A familiar but affecting memoir about a search for God.

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RUNNING FROM GOD

MY JOURNEY TO SELF

A spiritually charged memoir recounts a woman’s struggle to find a relationship with God and a sense of self-worth.

As the youngest of three children, debut author Bodner grew up pining for her father’s approval. He was an emotionally aloof man, she writes, who was quick to dispense biting criticism but miserly with praise. As a result, the author suffered from a crippling lack of self-esteem, which made it difficult to form strong bonds with peers. Also, she says, her suppressed emotions led to a feeling of distance between her and God. Indeed, she asserts that the crux of her crisis was always spiritual: “My struggle with food, weight, and self-image was also intimately connected to my struggle with God. I did not yet have a real sense of a loving God to rely on.” The author’s life took a better turn when she met Bob Bodner, when she was 14 and he was 18; they married three years later, in 1950, and went on to have three children. He was a loving, encouraging man, she writes, who helped her discover untapped sources of strength and confidence. She became a founder of the League of Women Voters of Hamilton County, Indiana, and the president of the local parent-teacher organization and got a pilot’s license. After Bob died in 1985, she responded to her grief by turning to Judaism, finding a spiritual mentor (author Louise Dunn, who contributes a foreword), and taking transformative trips to Israel, Egypt, and India. Throughout this memoir Bodner writes in plain, unadorned prose—a style that matches the simple humility of her narrative. Despite her travails, her tone is relentlessly positive throughout—even regarding her father, who receives a sometimes-sympathetic treatment; specifically, she shows how his softer side showed in his love of nature. The author admirably draws on emotional reserves to forgive those who wronged her, and this seems to have been the catalyst for her own emancipation from self-doubt. Overall, although the memoir doesn’t cover unfamiliar ground or issue novel counsel, it’s still a courageously candid account of the author’s triumphs and tragedies.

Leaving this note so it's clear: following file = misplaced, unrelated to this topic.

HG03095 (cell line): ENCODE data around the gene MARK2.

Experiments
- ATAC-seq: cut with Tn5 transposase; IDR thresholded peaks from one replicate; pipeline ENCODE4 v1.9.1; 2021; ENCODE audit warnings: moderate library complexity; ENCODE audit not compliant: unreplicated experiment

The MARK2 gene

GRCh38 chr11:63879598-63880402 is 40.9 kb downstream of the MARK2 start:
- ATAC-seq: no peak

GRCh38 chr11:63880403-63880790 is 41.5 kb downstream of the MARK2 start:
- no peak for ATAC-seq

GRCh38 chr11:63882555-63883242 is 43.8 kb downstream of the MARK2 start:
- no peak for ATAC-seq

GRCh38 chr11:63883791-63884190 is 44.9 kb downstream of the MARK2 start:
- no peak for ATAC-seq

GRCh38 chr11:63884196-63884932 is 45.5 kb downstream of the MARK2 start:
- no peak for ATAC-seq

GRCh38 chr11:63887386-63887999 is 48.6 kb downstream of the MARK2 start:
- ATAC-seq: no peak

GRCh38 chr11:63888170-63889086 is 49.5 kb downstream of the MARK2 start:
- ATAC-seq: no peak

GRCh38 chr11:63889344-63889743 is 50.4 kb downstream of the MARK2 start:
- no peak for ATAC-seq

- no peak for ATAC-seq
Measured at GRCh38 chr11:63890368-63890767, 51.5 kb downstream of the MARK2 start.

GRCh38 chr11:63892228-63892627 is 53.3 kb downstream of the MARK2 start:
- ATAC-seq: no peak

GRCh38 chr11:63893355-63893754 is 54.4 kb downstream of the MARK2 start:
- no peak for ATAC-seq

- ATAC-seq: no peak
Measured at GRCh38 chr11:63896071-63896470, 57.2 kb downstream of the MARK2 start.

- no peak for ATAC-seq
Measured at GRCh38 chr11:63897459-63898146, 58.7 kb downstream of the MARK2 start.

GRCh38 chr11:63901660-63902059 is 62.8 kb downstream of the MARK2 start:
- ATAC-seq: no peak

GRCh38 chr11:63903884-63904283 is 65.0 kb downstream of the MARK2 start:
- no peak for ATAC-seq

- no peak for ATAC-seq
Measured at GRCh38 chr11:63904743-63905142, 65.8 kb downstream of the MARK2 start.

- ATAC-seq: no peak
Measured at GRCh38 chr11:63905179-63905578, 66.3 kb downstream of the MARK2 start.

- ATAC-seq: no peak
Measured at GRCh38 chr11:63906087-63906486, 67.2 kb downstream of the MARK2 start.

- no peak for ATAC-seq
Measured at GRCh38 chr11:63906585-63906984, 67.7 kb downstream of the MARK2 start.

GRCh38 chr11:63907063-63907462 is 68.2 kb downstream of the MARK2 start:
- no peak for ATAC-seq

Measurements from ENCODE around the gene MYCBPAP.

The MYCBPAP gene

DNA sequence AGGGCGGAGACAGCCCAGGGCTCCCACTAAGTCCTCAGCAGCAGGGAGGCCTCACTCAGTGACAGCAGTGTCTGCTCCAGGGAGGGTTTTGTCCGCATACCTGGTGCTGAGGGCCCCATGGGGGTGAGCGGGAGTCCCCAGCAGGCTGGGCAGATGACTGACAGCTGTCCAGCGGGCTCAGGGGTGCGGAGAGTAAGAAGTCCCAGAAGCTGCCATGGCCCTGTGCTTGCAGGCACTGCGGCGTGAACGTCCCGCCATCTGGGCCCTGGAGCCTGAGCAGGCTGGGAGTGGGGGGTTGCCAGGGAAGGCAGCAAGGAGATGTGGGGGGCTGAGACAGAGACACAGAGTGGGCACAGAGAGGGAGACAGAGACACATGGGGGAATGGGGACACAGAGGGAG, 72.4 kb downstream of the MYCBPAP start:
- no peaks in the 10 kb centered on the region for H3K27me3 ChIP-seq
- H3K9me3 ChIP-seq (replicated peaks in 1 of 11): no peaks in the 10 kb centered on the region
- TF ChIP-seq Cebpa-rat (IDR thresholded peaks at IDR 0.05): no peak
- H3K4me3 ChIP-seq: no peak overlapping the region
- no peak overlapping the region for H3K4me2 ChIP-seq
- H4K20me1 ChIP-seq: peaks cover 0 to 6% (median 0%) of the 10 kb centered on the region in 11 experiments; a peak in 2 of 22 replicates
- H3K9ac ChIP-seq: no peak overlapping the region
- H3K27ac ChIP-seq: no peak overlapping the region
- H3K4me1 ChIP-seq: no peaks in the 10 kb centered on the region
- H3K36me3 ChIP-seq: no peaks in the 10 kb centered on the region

A familiar but affecting memoir about a search for God.

Pub Date: July 17, 2017

ISBN: 978-1-4575-5535-0

Page Count: 162

Publisher: Dog Ear Publishing

Review Posted Online: Dec. 7, 2017

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Analyzing his craft, a careful craftsman urges with Thoreauvian conviction that writers should simplify, simplify, simplify.

SEVERAL SHORT SENTENCES ABOUT WRITING

New York Times columnist and editorial board member delivers a slim book for aspiring writers, offering saws and sense, wisdom and waggery, biases and biting sarcasm.

Klinkenborg (Timothy; or, Notes of an Abject Reptile, 2006), who’s taught for decades, endeavors to keep things simple in his prose, and he urges other writers to do the same. (Note: He despises abuses of the word as, as he continually reminds readers.) In the early sections, the author ignores traditional paragraphing so that the text resembles a long free-verse poem. He urges readers to use short, clear sentences and to make sure each one is healthy before moving on; notes that it’s acceptable to start sentences with and and but; sees benefits in diagramming sentences; stresses that all writing is revision; periodically blasts the formulaic writing that many (most?) students learn in school; argues that knowing where you’re headed before you begin might be good for a vacation, but not for a piece of writing; and believes that writers must trust readers more, and trust themselves. Most of Klinkenborg’s advice is neither radical nor especially profound (“Turn to the poets. / Learn from them”), and the text suffers from a corrosive fallacy: that if his strategies work for him they will work for all. The final fifth of the text includes some passages from writers he admires (McPhee, Oates, Cheever) and some of his students’ awkward sentences, which he treats analytically but sometimes with a surprising sarcasm that veers near meanness. He includes examples of students’ dangling modifiers, malapropisms, errors of pronoun agreement, wordiness and other mistakes.

Analyzing his craft, a careful craftsman urges with Thoreauvian conviction that writers should simplify, simplify, simplify.

Pub Date: Aug. 7, 2012

ISBN: 978-0-307-26634-7

Page Count: 224

Publisher: Knopf

Review Posted Online: May 14, 2012

Kirkus Reviews Issue: June 15, 2012

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Stricter than, say, Bergen Evans or W3 ("disinterested" means impartial — period), Strunk is in the last analysis...

THE ELEMENTS OF STYLE

50TH ANNIVERSARY EDITION

Privately published by Strunk of Cornell in 1918 and revised by his student E. B. White in 1959, that "little book" is back again with more White updatings.

Stricter than, say, Bergen Evans or W3 ("disinterested" means impartial — period), Strunk is in the last analysis (whoops — "A bankrupt expression") a unique guide (which means "without like or equal").

Pub Date: May 15, 1972

ISBN: 0205632645

Page Count: 105

Publisher: Macmillan

Review Posted Online: Oct. 28, 2011

Kirkus Reviews Issue: May 1, 1972

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